Defending Main Street PAC has entered the campaign to oppose Matt Lynch’s primary challenge to incumbent U.S. House Representative Dave Joyce of Ohio’s 14th district. The Republican super PAC was founded by former U.S. Representative Steve LaTourette who served the 14th district prior to Joyce. Through his PAC, LaTourette is working to oppose conservative challengers to office.
An investment of nearly $28,000 was made by the PAC to send flyers to voters in an attempt to mischaracterize the history of the 2013 biennial budget battle in Ohio. The flyers paint Lynch as opposing Kasich’s effort to balance the budget and lower taxes.
In his capacity as State Representative, Matt Lynch was one of only six House Republicans who voted against Governor Kasich’s biennial budget, but he did so because the budget bill increased state spending and taxes. The budget increased spending by more than $8 billion, and while Kasich proudly claims to have reduced income taxes, this reduction was paid for through a hike in the sales tax, the elimination of the property tax “rollback,” and changes to the homestead exemption.
Many feel the attacks on Lynch are not just a result of his opposition to the Governor’s budget. Lynch was also a steadfast advocate of health care freedom and fiscal conservatism as he fought Kasich’s push for Obamacare’s Medicaid expansion from day one. Lynch and five other House Reps took that battle all the way to the Ohio Supreme Court to challenge Governor Kasich’s highly questionable use of the Controlling Board to finally expand Medicaid.
While the super PAC’s flyer does not refer to Lynch’s opposition of Kasich’s implementation of Obamacare in Ohio, it has been a sore subject for the Kasich administration and for the Ohio Republican Party. In fact, in what appears to be retaliation, an ORP field director’s wife launched a primary challenge to Lynch’s Ohio House seat, prompting Lynch to enter the Congressional race in the 14th district.
So it is fair to say that Rep. Lynch did find himself opposing Governor Kasich’s policies for much of 2013, but he did so in the name of the very principles that Kasich campaigned on when he ran for governor – opposition to Obamacare and an unwavering commitment to budgetary discipline.
Lynch’s devotion to these principles and to his oath of office, led him to a fight that he never anticipated – the fight to preserve our constitutional form of government in Ohio. Lynch and the five other members of the Ohio House that joined in the lawsuit against the Controlling Board’s decision on Medicaid expansion never expected that they would have to fight their own governor to preserve the separation of powers and the checks and balances which the Ohio Constitution affords.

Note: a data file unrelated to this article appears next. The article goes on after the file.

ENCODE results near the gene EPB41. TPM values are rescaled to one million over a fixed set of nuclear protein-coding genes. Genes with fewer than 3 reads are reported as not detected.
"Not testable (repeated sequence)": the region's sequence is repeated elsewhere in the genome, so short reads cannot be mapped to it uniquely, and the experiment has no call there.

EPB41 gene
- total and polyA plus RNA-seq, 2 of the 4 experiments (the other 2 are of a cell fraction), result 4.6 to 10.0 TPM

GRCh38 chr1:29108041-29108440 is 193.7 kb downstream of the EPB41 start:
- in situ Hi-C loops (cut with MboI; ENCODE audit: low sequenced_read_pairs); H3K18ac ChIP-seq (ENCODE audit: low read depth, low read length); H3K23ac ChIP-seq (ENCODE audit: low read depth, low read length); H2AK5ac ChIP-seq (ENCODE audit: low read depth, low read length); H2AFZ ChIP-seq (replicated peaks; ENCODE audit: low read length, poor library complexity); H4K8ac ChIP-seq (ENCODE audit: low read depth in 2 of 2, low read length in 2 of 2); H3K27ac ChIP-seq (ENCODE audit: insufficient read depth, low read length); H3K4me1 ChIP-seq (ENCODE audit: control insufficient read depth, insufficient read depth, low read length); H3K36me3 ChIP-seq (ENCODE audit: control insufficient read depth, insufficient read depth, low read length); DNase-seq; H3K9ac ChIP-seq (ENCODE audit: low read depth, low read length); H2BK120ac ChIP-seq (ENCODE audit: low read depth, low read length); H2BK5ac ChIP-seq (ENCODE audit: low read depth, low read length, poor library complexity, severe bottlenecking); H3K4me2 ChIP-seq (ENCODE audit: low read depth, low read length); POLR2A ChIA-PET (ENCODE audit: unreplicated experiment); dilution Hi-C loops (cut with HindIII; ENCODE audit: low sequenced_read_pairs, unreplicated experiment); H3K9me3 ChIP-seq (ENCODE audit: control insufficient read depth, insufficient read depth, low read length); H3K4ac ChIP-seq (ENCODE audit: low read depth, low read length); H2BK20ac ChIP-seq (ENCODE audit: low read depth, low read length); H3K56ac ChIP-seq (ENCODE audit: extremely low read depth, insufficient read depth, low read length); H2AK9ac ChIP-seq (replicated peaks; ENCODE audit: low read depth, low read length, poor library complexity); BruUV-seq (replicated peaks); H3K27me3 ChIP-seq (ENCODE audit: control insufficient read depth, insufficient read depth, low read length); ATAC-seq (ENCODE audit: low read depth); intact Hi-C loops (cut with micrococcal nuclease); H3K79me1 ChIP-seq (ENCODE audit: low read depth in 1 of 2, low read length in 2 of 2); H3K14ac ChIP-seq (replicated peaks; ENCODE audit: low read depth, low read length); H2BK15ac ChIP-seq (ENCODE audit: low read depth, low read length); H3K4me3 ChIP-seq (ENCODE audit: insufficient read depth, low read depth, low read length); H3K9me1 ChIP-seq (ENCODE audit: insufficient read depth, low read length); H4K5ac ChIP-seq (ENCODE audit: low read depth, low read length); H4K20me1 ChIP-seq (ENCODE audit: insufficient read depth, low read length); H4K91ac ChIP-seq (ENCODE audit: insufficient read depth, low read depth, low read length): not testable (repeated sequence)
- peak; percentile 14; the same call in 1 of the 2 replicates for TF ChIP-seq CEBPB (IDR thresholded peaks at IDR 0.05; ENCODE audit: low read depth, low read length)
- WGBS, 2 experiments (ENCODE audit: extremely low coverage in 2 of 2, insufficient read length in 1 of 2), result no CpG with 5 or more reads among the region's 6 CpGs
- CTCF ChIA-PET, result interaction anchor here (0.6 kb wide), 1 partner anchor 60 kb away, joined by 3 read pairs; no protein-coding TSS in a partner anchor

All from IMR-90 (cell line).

Lynch summed up the dilemma best when he spoke in November 2013 at a Portage County Tea Party meeting.
“The fight now is no longer over simply Medicaid expansion. It’s actually over our constitutional form of government. We have separation of powers. The legislature does one thing. The judiciary does another. The executive does another. And it is simply improper for one branch to go beyond its authority – its constitutional authority – which in my mind is exactly what happened. And so this is no longer just Medicaid expansion. It’s about upholding basic constitutional principles.”
“But once again, the pressure was incredible. Who wants to sue the Governor — of your own party?? (Emphasis intended). What would happen to a politician that would actually do that? Would you ever get help from the Republican Party again? Would the Governor actually campaign against you? Would you become the target not only of the Democrats, but the Republicans. That was a risk most were not willing to take.”
“We politicians we love to make promises to people, but we only take one oath. And we take that oath to Almighty God. And we say I will defend the Constitution of the State of Ohio and of the United States. And I take that oath seriously.” (See 22:30 minute mark.)
Representative Matt Lynch has paid a political price for fighting to protect our constitutional republic. He has been targeted and attacked by his own party and the retribution that he has received is as damaging to the separation of powers as is using the Controlling Board to make policy.
The attacks and the ostracism to which Lynch has been subjected are not meant simply for him. The abuse is meant to send a message to every Republican lawmaker that they should think twice before crossing Governor Kasich. This environment of intimidation and fear negates our system of checks and balances by pressuring the state legislature to place the priorities of the executive above those of the people.